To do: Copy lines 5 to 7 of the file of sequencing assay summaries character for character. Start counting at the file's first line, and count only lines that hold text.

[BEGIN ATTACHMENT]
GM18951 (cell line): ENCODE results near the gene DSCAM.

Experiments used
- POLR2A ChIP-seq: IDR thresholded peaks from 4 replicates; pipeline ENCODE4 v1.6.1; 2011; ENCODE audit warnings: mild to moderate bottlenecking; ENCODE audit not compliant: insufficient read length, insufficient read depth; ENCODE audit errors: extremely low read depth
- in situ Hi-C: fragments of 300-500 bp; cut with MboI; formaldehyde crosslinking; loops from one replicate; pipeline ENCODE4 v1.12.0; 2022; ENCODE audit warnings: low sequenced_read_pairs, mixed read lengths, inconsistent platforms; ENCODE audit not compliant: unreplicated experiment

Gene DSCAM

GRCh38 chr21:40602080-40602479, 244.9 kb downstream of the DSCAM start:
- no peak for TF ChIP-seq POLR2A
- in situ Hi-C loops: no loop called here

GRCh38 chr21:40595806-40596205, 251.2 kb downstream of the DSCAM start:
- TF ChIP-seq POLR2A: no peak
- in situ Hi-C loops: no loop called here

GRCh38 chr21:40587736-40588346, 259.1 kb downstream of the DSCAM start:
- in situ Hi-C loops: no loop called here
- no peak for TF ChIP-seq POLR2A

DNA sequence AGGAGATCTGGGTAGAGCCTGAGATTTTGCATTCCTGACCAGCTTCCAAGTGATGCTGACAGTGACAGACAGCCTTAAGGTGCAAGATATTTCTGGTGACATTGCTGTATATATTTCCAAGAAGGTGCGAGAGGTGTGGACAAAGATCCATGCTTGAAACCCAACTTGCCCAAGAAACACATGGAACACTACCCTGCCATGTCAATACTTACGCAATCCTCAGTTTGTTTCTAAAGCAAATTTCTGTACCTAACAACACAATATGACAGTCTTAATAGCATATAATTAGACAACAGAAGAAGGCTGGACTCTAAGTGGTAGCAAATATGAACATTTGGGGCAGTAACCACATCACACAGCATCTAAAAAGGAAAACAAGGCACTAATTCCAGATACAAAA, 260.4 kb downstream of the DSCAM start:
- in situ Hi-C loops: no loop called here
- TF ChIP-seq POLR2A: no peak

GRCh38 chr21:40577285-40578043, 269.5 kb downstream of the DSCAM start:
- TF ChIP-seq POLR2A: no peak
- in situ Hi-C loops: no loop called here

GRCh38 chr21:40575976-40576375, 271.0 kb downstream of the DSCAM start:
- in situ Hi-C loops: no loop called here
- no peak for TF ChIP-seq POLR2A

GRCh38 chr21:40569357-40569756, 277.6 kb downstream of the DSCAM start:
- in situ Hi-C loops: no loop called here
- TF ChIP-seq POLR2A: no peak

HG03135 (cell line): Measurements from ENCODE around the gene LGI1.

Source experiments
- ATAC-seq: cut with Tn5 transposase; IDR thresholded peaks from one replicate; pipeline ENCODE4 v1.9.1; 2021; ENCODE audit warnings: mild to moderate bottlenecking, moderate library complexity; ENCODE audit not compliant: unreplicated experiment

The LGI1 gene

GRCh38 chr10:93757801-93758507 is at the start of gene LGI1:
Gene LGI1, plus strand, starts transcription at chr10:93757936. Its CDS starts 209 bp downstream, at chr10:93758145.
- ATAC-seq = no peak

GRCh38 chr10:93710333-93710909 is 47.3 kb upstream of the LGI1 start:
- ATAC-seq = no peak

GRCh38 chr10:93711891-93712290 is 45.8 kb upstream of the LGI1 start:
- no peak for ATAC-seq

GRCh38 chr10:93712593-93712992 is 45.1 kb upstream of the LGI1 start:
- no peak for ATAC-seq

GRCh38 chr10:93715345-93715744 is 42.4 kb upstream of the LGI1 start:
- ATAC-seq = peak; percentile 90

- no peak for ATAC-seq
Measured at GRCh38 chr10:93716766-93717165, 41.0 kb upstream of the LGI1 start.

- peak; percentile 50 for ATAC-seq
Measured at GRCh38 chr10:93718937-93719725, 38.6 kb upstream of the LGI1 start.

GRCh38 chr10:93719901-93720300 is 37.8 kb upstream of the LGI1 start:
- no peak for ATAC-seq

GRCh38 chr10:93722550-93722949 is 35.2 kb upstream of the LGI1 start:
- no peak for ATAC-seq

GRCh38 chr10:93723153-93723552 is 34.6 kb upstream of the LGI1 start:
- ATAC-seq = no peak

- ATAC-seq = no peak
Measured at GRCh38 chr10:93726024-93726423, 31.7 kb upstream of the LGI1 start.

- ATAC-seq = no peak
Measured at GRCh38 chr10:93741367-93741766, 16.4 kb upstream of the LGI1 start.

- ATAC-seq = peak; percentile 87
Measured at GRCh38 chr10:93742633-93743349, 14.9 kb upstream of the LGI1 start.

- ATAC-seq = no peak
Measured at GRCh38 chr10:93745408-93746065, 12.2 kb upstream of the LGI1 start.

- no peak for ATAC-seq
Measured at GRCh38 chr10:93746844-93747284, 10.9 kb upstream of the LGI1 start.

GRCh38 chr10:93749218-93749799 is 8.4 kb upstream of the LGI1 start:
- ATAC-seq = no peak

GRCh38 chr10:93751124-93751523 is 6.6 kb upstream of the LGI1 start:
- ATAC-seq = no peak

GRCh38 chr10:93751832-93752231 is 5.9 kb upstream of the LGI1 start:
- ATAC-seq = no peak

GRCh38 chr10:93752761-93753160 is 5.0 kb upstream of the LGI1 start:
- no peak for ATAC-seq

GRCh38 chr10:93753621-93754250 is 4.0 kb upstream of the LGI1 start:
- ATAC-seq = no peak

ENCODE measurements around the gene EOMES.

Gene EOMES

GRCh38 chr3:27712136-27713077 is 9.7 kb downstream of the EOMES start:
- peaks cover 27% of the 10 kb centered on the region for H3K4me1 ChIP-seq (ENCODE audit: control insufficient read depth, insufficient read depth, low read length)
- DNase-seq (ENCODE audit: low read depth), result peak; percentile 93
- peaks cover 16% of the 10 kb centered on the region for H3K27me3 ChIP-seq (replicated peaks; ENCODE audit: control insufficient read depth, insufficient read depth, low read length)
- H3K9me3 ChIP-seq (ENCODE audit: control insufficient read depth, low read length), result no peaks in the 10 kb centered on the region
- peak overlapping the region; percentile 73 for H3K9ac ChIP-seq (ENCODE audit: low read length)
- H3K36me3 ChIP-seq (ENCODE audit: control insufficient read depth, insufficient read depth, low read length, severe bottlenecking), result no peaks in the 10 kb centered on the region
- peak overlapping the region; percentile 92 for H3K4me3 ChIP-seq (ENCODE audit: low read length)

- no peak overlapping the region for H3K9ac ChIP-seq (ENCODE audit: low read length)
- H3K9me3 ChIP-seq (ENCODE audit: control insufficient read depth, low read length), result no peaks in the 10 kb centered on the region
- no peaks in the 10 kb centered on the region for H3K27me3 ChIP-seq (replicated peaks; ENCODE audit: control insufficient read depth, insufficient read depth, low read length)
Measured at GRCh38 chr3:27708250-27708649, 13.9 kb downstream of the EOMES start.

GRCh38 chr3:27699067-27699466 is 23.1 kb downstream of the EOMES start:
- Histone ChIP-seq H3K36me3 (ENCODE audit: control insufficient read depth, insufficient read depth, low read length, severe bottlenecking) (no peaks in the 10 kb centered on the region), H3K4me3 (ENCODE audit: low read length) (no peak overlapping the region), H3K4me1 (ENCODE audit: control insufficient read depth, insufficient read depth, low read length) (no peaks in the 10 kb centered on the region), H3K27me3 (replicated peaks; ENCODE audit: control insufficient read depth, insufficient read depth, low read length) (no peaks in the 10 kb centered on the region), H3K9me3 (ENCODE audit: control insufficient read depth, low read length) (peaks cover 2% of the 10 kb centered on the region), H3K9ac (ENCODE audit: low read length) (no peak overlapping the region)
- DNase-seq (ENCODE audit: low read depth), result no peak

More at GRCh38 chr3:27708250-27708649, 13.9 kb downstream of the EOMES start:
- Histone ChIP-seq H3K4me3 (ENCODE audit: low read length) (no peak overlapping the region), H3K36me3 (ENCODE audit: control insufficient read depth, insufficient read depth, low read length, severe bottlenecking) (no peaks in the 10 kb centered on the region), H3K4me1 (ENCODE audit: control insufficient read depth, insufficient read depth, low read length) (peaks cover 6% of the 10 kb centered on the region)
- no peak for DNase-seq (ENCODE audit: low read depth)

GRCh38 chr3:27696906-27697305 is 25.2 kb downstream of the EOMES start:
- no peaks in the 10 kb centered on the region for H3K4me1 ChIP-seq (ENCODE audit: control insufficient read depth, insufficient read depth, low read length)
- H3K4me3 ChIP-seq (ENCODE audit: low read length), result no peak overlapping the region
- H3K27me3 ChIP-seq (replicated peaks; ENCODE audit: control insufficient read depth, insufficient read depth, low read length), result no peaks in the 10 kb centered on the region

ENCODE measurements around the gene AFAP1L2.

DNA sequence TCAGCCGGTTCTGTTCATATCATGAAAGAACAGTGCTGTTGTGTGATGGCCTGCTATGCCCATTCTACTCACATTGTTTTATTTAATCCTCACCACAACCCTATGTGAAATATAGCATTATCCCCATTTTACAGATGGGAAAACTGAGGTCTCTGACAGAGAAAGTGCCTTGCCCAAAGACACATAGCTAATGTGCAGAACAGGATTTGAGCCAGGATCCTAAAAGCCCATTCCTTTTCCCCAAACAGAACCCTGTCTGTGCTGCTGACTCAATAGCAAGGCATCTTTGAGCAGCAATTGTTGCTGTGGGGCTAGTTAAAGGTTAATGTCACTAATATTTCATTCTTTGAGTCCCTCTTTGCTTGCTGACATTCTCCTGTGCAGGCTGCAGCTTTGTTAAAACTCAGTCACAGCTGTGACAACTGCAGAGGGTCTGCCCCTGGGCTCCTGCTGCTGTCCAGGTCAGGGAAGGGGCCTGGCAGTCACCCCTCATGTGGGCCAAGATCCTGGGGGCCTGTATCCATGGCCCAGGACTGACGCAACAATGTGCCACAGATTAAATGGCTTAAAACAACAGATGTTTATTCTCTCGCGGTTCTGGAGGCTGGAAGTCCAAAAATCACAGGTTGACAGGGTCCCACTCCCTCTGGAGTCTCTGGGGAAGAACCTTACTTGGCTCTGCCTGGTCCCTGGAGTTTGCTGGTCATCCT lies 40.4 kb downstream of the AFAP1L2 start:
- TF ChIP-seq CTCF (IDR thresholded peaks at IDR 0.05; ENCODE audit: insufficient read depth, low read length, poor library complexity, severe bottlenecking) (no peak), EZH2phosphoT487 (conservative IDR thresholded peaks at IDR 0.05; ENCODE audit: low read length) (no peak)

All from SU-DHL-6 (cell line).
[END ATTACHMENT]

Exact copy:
Gene DSCAM

GRCh38 chr21:40602080-40602479, 244.9 kb downstream of the DSCAM start:
- no peak for TF ChIP-seq POLR2A